I have been using this technique more and more. Whenever I have time for at least one pomodoro I start a timer and just do my tasks, fully focusing on them. I do more thanks to this.

I hope that I inspired you a little bit to check it out for yourself. I think it is worth giving it a shot. :)

Photo by  The EwanCC BY

“Power of habit” – how to change your habits


A couple of years ago I found an interesting methodology of managing productivity called “Zen to Done” by Leo Babauta. The core of that methodology is based on habits. The author describes ten of them and claims that by implementing any of these habits productivity can be increased.  I managed to implement a few of those habits which helped me to complete my tasks. Unfortunately I didn’t manage to implement all the habits I wanted, even when I tried really hard. I was wondering why I could implement some and I was not able to do the same with others. Recently I read a book called “Power of Habit” by Charles Duhigg and I found a few possible answers to my question.


Duhigg describes how the habits of individuals, companies, and societies work. He introduces us to the neurological basis of how habits are formed and how we can use that knowledge to consciously work on our own habits. It is very easy to follow what he is trying to explain. He includes many examples, maybe even too many…. On the other hand, thanks to this it is impossible to forget them :)

The one thing from the book I remember the most is a description about what a habit consists of. He lists three components of a habit:

  • Cue: something that starts an action we call a habit. It can be the sound of an alarm clock, the smell of your favorite cookie, etc.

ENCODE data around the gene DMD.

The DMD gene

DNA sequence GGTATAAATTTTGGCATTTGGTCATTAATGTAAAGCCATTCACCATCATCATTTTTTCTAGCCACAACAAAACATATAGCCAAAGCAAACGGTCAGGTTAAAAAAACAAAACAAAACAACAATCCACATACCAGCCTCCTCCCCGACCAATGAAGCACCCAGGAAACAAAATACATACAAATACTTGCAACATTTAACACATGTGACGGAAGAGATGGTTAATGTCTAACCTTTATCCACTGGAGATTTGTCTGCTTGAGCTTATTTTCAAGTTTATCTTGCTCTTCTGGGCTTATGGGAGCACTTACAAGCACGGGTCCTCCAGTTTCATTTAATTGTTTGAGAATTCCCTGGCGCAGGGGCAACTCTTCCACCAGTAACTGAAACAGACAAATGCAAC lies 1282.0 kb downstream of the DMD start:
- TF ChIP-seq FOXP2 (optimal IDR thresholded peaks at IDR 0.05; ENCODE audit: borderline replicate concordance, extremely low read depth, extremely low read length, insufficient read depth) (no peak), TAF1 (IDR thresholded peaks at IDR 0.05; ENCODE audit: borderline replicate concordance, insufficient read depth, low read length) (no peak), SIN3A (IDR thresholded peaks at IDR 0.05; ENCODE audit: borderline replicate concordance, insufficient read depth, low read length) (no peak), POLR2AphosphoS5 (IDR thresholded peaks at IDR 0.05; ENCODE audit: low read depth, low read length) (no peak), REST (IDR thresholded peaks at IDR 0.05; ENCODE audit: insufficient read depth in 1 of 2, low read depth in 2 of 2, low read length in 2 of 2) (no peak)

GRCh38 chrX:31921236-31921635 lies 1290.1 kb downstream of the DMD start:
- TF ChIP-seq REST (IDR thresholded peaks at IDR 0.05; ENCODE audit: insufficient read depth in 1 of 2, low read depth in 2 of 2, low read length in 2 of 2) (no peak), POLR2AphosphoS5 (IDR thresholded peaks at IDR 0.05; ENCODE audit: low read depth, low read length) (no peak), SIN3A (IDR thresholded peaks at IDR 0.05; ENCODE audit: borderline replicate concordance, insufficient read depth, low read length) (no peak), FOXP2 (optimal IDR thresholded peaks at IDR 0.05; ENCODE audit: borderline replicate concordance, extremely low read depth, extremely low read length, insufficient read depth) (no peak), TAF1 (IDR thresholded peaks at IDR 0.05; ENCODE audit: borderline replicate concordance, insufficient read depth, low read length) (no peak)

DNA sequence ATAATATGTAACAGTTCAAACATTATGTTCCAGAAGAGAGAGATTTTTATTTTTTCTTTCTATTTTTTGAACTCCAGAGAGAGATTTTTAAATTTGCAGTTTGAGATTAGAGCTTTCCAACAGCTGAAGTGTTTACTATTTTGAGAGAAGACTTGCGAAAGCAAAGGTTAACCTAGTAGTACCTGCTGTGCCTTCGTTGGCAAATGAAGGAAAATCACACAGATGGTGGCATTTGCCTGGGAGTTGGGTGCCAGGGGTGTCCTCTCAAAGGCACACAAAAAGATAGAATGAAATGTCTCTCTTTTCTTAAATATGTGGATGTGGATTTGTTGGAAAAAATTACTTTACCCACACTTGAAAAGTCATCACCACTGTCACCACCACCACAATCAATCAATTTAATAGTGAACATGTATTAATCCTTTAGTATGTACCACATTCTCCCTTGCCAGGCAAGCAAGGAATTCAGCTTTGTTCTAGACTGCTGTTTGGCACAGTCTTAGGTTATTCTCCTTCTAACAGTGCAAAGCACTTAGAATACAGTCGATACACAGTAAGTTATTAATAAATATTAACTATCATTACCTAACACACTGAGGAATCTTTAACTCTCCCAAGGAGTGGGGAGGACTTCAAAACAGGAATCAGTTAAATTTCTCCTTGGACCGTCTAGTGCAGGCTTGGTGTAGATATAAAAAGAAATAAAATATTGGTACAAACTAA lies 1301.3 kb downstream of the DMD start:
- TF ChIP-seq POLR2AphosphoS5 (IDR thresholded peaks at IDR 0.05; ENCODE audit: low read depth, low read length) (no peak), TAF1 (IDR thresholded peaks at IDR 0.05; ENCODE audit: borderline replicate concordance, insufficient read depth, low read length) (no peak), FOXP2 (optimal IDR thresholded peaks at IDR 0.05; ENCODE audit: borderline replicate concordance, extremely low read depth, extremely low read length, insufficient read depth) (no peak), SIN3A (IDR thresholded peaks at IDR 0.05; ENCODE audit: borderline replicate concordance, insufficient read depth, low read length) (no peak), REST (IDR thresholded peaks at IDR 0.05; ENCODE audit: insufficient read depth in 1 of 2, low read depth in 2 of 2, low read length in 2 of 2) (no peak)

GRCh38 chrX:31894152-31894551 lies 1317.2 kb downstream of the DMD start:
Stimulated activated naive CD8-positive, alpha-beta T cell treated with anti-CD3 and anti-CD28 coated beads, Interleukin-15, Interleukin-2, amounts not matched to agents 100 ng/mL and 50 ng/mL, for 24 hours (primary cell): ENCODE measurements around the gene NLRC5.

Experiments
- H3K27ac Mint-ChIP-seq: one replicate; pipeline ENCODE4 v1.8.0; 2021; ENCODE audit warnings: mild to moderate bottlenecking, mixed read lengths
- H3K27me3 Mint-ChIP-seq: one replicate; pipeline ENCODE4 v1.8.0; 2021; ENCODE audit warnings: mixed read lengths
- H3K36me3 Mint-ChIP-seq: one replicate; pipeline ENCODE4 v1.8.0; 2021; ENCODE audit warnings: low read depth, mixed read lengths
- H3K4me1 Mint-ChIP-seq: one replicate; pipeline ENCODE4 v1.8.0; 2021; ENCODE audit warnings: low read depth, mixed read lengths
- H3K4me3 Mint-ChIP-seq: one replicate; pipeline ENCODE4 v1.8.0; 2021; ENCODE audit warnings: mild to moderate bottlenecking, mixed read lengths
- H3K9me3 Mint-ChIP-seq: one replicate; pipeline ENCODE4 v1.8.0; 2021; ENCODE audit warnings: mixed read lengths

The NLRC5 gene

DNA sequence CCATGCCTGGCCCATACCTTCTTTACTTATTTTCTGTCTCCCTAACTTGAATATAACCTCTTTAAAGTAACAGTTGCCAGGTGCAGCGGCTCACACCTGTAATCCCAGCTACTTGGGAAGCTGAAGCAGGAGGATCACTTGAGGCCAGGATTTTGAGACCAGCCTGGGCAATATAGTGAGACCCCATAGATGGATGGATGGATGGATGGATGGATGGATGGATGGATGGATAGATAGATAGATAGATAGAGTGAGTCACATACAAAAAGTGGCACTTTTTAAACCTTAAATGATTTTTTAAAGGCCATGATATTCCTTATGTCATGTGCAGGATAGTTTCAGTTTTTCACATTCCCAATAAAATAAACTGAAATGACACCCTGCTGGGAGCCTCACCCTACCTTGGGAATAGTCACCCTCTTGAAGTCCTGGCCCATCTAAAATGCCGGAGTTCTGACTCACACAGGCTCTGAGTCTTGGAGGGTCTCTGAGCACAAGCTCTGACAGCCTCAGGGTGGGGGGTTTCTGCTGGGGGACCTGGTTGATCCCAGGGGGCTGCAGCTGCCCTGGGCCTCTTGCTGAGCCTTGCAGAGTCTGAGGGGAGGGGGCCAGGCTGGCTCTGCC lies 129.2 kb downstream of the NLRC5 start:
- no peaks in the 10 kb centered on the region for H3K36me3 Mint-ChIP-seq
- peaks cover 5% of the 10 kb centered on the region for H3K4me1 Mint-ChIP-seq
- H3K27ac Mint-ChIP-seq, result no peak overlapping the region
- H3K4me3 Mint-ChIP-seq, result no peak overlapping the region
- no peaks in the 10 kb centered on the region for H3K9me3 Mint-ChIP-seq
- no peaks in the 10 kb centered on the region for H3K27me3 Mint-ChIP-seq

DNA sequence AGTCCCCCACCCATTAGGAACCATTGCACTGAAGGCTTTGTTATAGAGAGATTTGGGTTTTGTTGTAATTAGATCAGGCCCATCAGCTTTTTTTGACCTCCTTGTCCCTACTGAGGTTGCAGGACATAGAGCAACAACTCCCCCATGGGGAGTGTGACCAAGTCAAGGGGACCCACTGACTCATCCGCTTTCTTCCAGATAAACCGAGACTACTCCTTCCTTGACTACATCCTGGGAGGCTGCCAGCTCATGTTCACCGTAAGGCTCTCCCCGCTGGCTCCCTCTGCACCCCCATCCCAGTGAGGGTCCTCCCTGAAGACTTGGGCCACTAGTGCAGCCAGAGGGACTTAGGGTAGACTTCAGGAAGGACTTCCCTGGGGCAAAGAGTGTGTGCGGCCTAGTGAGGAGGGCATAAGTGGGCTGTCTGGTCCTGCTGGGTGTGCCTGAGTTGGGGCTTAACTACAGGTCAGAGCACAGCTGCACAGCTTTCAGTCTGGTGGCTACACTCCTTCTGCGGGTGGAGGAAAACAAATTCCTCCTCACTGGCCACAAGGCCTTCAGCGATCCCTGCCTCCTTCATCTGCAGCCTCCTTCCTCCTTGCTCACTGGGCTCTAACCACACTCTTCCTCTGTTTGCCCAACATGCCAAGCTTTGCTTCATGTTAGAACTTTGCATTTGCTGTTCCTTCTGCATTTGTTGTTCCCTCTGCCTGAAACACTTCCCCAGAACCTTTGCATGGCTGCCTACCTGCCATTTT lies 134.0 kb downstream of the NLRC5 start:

• Action: the habit itself. For example, getting up at 3PM everyday and going to the canteen to have a cookie.
  • Reward: the feeling we have after an action (joy, happiness, etc).

Some intriguing advice that I found is that the easiest way to change a habit is to reuse the cue and reward of the existing one.  The only thing you have to do is change the “action” part. That way we have a bigger chance to change the “bad” habit.

I am going to use this thinking on habits that I failed to change in the past. Maybe if I find a real cue and a reward for those habits I will be able to change my behaviors.

I listened to the audio version of the book. At times I felt it was too long, but overall it was very nice and informative. I encourage you to read it yourself.

Good luck in fighting with your habits!


Recent Posts


About me

My name is Dominik Juszczyk. I’m a productivity geek and a Gallup Strengths Coach. I try to focus on my strengths and embrace the chaos of everyday life, using my time to the fullest and enjoying my early morning runs.

My top 5 themes

Individualization | Arranger | Learner | Empathy | Intellection